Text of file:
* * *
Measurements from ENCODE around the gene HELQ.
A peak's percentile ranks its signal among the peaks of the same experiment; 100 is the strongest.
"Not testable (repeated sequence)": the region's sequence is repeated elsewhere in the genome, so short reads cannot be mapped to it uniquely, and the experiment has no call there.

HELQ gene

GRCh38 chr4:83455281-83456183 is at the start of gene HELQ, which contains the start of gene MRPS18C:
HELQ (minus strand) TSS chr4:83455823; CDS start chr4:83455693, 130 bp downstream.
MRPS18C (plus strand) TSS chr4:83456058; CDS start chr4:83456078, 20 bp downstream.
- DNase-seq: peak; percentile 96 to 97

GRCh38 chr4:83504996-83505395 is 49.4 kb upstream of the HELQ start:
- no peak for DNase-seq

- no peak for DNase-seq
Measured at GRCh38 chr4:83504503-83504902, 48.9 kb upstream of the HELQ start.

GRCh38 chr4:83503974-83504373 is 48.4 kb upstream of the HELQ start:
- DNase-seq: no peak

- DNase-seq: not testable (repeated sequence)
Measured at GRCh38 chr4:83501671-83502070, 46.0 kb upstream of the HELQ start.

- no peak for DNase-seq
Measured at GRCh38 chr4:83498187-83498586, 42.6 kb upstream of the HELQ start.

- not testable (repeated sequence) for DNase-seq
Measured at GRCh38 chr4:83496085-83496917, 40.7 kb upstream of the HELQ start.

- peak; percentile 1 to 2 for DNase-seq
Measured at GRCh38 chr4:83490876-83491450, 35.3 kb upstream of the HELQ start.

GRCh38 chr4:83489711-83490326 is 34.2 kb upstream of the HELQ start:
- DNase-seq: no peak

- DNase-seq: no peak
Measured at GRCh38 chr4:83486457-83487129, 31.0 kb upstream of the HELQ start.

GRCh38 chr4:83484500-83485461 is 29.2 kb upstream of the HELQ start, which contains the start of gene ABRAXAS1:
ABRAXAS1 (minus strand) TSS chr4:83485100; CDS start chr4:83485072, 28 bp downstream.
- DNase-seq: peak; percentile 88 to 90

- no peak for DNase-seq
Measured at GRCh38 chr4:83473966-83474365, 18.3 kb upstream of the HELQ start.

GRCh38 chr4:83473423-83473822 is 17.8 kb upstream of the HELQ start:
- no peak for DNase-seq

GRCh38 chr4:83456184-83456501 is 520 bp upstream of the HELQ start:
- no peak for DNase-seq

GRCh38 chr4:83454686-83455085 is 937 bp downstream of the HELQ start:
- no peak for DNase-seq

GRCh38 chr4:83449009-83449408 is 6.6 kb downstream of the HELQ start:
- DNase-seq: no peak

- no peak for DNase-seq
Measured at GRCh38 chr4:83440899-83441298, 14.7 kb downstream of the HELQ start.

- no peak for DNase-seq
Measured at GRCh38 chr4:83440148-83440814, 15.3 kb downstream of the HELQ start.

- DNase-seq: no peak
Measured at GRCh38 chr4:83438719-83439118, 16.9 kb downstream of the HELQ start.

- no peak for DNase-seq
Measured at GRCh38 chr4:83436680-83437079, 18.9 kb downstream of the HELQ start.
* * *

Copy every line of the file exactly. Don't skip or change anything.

Measurements from ENCODE around the gene HELQ.
A peak's percentile ranks its signal among the peaks of the same experiment; 100 is the strongest.
"Not testable (repeated sequence)": the region's sequence is repeated elsewhere in the genome, so short reads cannot be mapped to it uniquely, and the experiment has no call there.

HELQ gene

GRCh38 chr4:83455281-83456183 is at the start of gene HELQ, which contains the start of gene MRPS18C:
HELQ (minus strand) TSS chr4:83455823; CDS start chr4:83455693, 130 bp downstream.
MRPS18C (plus strand) TSS chr4:83456058; CDS start chr4:83456078, 20 bp downstream.
- DNase-seq: peak; percentile 96 to 97

GRCh38 chr4:83504996-83505395 is 49.4 kb upstream of the HELQ start:
- no peak for DNase-seq

- no peak for DNase-seq
Measured at GRCh38 chr4:83504503-83504902, 48.9 kb upstream of the HELQ start.

GRCh38 chr4:83503974-83504373 is 48.4 kb upstream of the HELQ start:
- DNase-seq: no peak

- DNase-seq: not testable (repeated sequence)
Measured at GRCh38 chr4:83501671-83502070, 46.0 kb upstream of the HELQ start.

- no peak for DNase-seq
Measured at GRCh38 chr4:83498187-83498586, 42.6 kb upstream of the HELQ start.

- not testable (repeated sequence) for DNase-seq
Measured at GRCh38 chr4:83496085-83496917, 40.7 kb upstream of the HELQ start.

- peak; percentile 1 to 2 for DNase-seq
Measured at GRCh38 chr4:83490876-83491450, 35.3 kb upstream of the HELQ start.

GRCh38 chr4:83489711-83490326 is 34.2 kb upstream of the HELQ start:
- DNase-seq: no peak

- DNase-seq: no peak
Measured at GRCh38 chr4:83486457-83487129, 31.0 kb upstream of the HELQ start.

GRCh38 chr4:83484500-83485461 is 29.2 kb upstream of the HELQ start, which contains the start of gene ABRAXAS1:
ABRAXAS1 (minus strand) TSS chr4:83485100; CDS start chr4:83485072, 28 bp downstream.
- DNase-seq: peak; percentile 88 to 90

- no peak for DNase-seq
Measured at GRCh38 chr4:83473966-83474365, 18.3 kb upstream of the HELQ start.

GRCh38 chr4:83473423-83473822 is 17.8 kb upstream of the HELQ start:
- no peak for DNase-seq

GRCh38 chr4:83456184-83456501 is 520 bp upstream of the HELQ start:
- no peak for DNase-seq

GRCh38 chr4:83454686-83455085 is 937 bp downstream of the HELQ start:
- no peak for DNase-seq

GRCh38 chr4:83449009-83449408 is 6.6 kb downstream of the HELQ start:
- DNase-seq: no peak

- no peak for DNase-seq
Measured at GRCh38 chr4:83440899-83441298, 14.7 kb downstream of the HELQ start.

- no peak for DNase-seq
Measured at GRCh38 chr4:83440148-83440814, 15.3 kb downstream of the HELQ start.

- DNase-seq: no peak
Measured at GRCh38 chr4:83438719-83439118, 16.9 kb downstream of the HELQ start.

- no peak for DNase-seq
Measured at GRCh38 chr4:83436680-83437079, 18.9 kb downstream of the HELQ start.